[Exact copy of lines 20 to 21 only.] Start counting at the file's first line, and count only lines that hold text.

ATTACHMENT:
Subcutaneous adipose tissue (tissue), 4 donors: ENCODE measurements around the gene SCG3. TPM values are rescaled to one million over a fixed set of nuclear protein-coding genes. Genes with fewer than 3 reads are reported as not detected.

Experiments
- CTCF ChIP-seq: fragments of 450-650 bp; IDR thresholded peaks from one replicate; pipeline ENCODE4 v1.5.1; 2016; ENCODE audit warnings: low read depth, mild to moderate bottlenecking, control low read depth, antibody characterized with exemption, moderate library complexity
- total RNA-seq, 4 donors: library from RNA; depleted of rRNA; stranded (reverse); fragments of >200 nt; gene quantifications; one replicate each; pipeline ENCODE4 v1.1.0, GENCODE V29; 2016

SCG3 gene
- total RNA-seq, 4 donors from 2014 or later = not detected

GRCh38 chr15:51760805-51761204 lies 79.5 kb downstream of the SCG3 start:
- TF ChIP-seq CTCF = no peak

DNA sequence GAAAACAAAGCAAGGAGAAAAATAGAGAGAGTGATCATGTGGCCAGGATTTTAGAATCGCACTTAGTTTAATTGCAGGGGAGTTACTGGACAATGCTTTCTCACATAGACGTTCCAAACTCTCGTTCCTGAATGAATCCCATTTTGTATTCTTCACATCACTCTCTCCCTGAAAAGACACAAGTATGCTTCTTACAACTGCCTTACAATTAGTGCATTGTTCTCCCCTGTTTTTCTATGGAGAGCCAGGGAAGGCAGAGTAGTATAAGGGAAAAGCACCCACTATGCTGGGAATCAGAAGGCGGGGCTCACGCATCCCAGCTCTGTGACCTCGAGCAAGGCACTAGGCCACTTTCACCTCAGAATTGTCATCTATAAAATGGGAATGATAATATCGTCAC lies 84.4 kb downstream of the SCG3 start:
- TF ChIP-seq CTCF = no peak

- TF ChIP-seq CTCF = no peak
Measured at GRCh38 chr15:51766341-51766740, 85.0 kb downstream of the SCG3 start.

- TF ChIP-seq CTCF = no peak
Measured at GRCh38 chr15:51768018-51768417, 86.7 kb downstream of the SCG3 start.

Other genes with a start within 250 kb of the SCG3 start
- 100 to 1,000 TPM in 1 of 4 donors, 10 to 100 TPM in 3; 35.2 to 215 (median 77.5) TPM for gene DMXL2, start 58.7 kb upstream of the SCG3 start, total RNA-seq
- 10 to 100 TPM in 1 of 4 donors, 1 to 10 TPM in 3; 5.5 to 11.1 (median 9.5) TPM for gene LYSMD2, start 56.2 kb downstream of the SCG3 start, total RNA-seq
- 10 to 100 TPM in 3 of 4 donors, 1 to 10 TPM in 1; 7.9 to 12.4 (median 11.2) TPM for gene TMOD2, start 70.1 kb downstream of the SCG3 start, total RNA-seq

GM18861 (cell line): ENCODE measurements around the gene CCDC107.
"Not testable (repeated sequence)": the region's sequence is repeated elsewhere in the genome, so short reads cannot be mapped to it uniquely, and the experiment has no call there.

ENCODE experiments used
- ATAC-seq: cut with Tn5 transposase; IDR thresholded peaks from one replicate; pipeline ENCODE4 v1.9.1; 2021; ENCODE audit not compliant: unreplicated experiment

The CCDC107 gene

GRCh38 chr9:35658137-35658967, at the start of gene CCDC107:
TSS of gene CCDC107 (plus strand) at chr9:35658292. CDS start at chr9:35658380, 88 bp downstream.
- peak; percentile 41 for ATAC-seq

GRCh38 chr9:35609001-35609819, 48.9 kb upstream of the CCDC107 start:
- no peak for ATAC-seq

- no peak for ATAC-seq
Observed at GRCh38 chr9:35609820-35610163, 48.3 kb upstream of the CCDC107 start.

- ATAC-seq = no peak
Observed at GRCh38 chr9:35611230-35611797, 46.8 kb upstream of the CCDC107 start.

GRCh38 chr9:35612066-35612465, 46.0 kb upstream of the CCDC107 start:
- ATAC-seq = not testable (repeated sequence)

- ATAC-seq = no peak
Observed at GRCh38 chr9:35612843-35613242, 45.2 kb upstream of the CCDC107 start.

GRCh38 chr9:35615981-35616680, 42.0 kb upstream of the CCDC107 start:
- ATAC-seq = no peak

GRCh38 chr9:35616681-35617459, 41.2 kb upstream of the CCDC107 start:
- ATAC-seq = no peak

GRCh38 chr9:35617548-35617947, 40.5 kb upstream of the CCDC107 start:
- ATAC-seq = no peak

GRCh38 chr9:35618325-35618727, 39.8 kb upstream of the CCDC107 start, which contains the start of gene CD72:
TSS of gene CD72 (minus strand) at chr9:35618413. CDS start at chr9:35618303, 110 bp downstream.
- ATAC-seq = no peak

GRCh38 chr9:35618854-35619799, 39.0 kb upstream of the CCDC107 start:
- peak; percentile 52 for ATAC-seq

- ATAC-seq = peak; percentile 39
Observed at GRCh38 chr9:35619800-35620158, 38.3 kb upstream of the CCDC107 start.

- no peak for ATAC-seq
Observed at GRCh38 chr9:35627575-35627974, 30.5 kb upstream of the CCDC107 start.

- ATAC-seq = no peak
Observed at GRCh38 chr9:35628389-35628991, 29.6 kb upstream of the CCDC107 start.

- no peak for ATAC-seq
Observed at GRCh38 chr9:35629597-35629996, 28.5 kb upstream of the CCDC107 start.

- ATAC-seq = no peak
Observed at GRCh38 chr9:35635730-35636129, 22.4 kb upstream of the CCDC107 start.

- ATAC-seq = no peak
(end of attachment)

"Not testable (repeated sequence)": the region's sequence is repeated elsewhere in the genome, so short reads cannot be mapped to it uniquely, and the experiment has no call there.

ENCODE experiments used